Prophetic Voices

To keep from writing about things happening here and now, I am drifting into memories past.

Prophesy was the main gift in our church.  Prophesy was supposed to be the best gift and one that all believers should exercise.  But, with certain restrictions of course.  Namely that male leaders be present.  Yep, I think that was the only real restriction.

A broken parody of weepy King James English was the expected vernacular, but some brave people spoke in normal voices and risked their prophesies sounding less sacred.  To distinguish from ordering fast food we were to end every other word with ‘Ah’ instead of ‘mmm’.

Most of them sounded the same: “Yea, andAh heareth theAh voiceth of the LordAh.”

I was a failure and thought I was alone in my inadequacy.  One time all the young people (ages 30 and under) were called up to the front.  We stood behind the pulpit and were only allowed to leave once we had ‘prophesied’.  I was 7 years old.

I was petrified.  I love public speaking, but speaking my own words or the words of whatever character in the school play was very different from speaking the words of The Lord.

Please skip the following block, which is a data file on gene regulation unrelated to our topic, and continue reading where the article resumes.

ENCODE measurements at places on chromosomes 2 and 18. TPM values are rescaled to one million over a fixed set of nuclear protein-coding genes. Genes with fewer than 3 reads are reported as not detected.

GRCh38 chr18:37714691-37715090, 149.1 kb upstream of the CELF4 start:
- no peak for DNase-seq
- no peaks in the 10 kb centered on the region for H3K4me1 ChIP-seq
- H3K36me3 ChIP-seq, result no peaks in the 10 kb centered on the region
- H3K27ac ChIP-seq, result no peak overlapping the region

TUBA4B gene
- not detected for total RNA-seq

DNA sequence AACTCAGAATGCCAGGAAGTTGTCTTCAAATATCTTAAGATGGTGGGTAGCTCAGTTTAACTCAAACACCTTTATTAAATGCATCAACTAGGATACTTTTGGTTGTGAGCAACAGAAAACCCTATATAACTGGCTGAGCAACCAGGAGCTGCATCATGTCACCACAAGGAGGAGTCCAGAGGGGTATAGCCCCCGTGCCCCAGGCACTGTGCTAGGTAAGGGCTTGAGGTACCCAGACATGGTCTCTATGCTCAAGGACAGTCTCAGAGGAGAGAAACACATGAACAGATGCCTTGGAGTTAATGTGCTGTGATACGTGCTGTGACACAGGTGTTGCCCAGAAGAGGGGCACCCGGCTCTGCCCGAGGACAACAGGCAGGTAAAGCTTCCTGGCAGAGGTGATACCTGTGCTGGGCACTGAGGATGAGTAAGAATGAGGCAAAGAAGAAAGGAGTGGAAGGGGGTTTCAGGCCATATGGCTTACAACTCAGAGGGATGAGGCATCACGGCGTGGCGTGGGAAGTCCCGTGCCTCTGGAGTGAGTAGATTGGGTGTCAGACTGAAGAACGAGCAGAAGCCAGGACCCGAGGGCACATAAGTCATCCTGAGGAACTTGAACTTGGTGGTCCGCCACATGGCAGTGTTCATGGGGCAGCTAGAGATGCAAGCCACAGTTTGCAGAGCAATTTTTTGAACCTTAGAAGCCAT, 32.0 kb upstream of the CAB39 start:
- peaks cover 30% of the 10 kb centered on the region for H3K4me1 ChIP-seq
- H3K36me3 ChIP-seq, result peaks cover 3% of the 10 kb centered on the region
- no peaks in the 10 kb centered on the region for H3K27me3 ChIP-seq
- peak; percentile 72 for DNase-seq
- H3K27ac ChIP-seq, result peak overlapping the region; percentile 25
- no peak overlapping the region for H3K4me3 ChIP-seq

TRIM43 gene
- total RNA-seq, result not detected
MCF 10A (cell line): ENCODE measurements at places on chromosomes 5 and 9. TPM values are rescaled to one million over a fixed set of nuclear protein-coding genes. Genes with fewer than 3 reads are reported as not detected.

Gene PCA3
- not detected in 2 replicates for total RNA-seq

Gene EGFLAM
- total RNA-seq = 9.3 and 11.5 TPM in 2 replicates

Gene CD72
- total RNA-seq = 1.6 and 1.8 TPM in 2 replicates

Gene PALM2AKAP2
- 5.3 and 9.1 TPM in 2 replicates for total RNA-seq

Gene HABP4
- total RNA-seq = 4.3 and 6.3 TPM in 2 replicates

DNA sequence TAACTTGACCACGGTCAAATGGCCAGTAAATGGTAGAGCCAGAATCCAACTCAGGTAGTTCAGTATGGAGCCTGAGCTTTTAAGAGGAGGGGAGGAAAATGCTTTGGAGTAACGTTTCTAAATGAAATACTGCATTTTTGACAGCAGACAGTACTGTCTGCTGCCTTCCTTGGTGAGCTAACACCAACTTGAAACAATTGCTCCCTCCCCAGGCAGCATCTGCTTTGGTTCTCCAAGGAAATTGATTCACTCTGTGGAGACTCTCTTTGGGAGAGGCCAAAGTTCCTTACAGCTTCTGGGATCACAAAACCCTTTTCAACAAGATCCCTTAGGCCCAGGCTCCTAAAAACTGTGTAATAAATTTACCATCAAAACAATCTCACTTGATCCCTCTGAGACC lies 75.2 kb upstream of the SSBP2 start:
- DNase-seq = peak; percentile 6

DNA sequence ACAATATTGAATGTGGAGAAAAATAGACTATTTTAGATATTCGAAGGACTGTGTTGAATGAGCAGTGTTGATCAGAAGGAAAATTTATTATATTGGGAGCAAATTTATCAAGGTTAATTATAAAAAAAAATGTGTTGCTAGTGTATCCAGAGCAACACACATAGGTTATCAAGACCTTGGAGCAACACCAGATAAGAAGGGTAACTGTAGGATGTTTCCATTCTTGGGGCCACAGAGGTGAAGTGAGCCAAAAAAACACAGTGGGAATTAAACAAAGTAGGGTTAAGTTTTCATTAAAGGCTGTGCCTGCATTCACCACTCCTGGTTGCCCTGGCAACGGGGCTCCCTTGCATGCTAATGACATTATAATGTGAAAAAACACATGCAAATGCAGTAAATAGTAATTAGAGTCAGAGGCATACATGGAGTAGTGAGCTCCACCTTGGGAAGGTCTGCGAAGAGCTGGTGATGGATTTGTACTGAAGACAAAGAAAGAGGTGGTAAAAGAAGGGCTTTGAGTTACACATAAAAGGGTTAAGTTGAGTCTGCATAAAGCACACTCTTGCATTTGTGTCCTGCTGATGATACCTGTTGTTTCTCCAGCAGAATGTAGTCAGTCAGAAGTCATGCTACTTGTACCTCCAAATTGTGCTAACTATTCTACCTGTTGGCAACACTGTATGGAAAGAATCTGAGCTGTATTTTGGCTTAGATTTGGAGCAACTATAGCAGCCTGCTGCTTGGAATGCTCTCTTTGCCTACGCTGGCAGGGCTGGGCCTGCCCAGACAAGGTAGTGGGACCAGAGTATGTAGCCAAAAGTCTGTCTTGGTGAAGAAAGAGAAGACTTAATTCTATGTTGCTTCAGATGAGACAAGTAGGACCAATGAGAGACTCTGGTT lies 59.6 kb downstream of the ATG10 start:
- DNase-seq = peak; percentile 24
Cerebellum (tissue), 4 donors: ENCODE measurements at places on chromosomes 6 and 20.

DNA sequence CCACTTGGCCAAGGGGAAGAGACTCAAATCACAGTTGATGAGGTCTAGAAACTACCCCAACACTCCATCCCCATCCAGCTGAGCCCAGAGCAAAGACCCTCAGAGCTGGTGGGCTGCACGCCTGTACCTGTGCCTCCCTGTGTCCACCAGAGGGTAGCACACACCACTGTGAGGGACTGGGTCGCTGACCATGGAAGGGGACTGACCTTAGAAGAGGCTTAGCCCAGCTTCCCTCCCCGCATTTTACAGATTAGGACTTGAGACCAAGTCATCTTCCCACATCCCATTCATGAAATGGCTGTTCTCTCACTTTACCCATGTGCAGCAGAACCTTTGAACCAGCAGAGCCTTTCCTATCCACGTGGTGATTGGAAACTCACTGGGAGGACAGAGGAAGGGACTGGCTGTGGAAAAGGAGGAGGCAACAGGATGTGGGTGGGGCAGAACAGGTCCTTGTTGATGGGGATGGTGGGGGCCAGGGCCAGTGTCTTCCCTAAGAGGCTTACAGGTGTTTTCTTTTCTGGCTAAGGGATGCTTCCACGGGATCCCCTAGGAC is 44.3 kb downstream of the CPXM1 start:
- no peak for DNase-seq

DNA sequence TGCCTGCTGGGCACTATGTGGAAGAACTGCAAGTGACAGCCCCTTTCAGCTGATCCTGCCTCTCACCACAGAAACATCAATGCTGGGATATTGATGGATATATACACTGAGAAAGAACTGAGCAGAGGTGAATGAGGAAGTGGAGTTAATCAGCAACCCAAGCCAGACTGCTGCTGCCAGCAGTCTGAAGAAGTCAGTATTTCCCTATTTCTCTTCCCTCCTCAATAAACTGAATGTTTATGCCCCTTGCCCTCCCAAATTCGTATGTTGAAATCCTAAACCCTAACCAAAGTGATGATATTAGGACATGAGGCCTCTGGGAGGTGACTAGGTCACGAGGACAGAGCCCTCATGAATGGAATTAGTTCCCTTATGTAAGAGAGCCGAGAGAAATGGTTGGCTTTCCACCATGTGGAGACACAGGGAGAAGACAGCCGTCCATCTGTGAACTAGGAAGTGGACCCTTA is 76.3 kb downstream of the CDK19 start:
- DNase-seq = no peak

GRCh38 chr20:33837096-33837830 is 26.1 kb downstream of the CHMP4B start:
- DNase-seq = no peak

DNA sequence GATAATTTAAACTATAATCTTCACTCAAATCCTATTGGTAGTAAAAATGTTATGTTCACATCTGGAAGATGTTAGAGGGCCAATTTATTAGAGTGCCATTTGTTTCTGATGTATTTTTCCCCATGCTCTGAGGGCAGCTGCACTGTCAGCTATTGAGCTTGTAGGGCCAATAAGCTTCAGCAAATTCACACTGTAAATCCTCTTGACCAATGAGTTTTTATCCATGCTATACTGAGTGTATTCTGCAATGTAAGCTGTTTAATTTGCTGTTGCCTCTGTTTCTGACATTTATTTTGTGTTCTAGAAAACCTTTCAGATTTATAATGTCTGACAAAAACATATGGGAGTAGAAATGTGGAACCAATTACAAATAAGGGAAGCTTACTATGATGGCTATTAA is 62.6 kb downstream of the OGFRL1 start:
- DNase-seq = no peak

And I was the last one up there.  I was frantic.  The only things that came to my mind I recognized as my own thoughts.  There was no foreign voice that I couldn’t control.   I now recognize this as a sign of mental health not to have strange voices bouncing around in my head, but then I was sure it was a sign of spiritual disease.

Finally I mumbled my favourite verse into the microphone and walked off in disgrace.  The congregation cheered.  Did they think God had just spoken through me?  Had I deceived them?  Now I was doubly guilty.  A big burden for a little kid.

I second guessed every single thought I had from then on, certain that the devil was talking to me or worse- that everything in my head was just from me.  All the bad was mine, and that meant all the good and charitable thoughts were mine and possibly not good at all.  What if I didn’t want to really help that person but to think of myself as a good person?  Was I being prideful instead of loving?

I was still determined to prophesy.  I interrogated every person I could about how they knew prophesies were from God.  It was very disappointing.  It sounded like they just thought of something preachy and said it.  I thought of preachy stuff all the time.  I gave imaginary sermons while brushing my teeth.  I knew all those thoughts were from me, so I stayed silent.